As an Elon College Scholar, I completed a two-year thesis project with my research mentor, Dr. Sean Giovanello. At first I couldn’t find a topic to save my life, but Dr. Giovanello had topics that interested him. I ended up combining them to form my project, “Securing Outer Space: How Presidential Narratives Explain Space Security. I have written case studies of the presidencies of Ronald Reagan and George W. Bush, then I analyzed them to show how the narratives they used when talking about the space policies they supported I presented President Reagan’s case study at the 2021 Conference of the International Studies Association-South on a faculty panel and President Bush’s case study at SURF this spring.

Who were your mentors and how did they influence you?

For that, I have to talk about both Dr. Giovanello and Dr. Roselle. They both helped me grow academically and personally in ways I didn’t think established professors would.

Dr. Giovanello has been my biggest cheerleader and advocate since I met him at J-Term my freshman year. He actually got me started in Dr. Roselle’s research lab. He was an amazing mentor who gave me the agency to take control of my project and do it at my own pace while giving me the guidance I needed to come up with a meaningful project.

Since I met her, Dr. Roselle has supported me in and out of class. This past year in particular, she has helped me gain a new understanding of what I can do with my future and how to be confident in myself. Honestly, I wouldn’t do Fulbright or go to graduate school without them.

What are your post-Elon plans?

This summer, I will be doing an internship at the Center for European Policy Analysis within their Transatlantic Defense and Security team. I was recently named a finalist for the Fulbright English Teaching Assistantship in Germany, so I will be moving there in the fall. After that, I will go to Johns Hopkins University School of Advanced International Studies to do a Masters in International Relations. I will be spending my first year of graduate school in Bologna, Italy, and my second year in Washington, DC.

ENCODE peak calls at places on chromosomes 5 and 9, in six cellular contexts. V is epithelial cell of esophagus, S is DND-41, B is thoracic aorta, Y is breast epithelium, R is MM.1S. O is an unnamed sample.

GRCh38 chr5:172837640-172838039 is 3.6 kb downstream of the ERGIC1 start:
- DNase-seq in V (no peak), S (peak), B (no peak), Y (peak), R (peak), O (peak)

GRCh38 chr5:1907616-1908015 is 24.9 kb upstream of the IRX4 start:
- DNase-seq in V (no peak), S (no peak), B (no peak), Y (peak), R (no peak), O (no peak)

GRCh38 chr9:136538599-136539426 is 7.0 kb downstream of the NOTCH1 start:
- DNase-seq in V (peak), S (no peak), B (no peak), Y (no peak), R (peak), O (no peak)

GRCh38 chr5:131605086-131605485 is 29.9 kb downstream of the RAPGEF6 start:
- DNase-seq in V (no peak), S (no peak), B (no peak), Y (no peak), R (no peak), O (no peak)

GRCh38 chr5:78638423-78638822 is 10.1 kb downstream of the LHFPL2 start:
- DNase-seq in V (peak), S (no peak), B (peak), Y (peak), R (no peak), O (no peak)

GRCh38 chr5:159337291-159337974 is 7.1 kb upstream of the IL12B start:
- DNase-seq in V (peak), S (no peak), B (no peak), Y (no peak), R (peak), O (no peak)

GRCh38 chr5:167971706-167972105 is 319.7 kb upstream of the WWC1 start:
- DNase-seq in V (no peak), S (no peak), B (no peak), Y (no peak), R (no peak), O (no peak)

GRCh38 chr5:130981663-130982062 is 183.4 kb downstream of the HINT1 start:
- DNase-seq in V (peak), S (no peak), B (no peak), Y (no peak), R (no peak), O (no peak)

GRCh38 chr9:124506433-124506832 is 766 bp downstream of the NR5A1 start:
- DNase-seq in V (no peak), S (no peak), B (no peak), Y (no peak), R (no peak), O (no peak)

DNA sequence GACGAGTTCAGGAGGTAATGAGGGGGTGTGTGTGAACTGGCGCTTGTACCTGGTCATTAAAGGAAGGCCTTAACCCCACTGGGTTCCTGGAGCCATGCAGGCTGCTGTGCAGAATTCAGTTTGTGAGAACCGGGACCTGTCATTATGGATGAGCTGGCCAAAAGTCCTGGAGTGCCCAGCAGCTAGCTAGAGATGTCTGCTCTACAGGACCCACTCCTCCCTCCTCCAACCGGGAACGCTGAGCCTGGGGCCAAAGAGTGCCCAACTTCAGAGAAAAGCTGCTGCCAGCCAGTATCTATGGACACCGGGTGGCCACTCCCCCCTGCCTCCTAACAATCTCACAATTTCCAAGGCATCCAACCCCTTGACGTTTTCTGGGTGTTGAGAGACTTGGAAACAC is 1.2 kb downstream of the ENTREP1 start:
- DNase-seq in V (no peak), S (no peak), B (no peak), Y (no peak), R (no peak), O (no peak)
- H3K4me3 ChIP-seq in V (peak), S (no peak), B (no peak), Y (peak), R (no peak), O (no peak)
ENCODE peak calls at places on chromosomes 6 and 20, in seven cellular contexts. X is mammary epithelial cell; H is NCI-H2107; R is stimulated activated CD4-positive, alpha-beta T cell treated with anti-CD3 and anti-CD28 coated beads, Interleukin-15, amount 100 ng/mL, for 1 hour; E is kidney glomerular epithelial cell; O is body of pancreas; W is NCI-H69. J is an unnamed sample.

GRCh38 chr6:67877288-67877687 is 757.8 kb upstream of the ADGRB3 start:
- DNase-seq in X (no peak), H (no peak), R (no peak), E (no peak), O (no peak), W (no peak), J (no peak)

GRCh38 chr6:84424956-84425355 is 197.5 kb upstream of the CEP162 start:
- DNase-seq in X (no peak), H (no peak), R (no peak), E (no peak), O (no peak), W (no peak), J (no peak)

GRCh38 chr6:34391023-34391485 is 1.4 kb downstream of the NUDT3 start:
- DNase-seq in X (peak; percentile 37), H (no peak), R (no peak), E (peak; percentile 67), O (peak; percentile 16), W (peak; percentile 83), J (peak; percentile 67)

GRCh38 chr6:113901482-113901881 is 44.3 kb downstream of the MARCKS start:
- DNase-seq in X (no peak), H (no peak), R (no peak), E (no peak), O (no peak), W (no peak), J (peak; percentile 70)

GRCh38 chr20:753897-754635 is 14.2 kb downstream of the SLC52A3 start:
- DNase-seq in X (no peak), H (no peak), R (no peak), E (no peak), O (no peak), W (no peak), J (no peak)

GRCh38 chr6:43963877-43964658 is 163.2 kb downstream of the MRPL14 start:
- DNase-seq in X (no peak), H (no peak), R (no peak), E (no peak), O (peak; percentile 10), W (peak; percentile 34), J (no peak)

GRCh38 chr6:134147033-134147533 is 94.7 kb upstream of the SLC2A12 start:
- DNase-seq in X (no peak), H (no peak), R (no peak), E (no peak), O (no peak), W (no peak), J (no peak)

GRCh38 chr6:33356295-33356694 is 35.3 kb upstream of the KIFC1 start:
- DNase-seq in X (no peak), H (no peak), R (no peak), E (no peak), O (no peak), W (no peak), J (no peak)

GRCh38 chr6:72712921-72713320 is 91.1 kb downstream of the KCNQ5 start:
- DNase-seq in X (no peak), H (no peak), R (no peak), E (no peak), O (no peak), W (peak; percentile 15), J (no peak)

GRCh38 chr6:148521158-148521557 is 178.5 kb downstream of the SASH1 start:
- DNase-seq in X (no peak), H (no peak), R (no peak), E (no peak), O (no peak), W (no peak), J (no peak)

What are some of the experiences that helped you succeed at Elon?

I have so many experiences at Elon that have had a huge impact on me and set me up for success, but I guess there are two that really stand out.

The first was to study abroad in Spain and Morocco during J-Term in 2020. In Tangier, Morocco, we students had the opportunity to talk to undocumented immigrant women from all over the world. Africa who had gone to Morocco either to seek a passage to Europe or to try to earn money in Tangier. Hearing the heartbreaking stories of these women cemented my passion for international relations and made it very clear that I had chosen the right things to study at Elon. I was able to relate what I had learned in class to real-life experiences and it gave me a very unique perspective on international politics. I think this experience is ultimately the reason why I have so much interest in living abroad and studying international relations.

Secondly, I have to say that my experience as the content editor of the Pi Sigma Alpha Undergraduate Journal of Politics was a turning point for me. I was able to work with and supervise a team of about 20 Elon students who had a passion for political science research and creating an opportunity for underrepresented research to be published.

The ability to edit a research journal – a well-respected journal, even – is something almost no undergraduate student can claim and it has made me a better student and a better leader. Ultimately, I think this experience helped me realize that I had an interest in think tanks (where politics and research collide) and that’s why I’m interning at CEPA this summer.

What advice would you give to future students of Elon?

Surround yourself with people who will challenge you and force you to be better. Whether it was my teachers, my classmates or my friends, it was invaluable to me to have hard working people around me. There are so many places on this campus where you can find amazing role models, so I challenge you to find those people.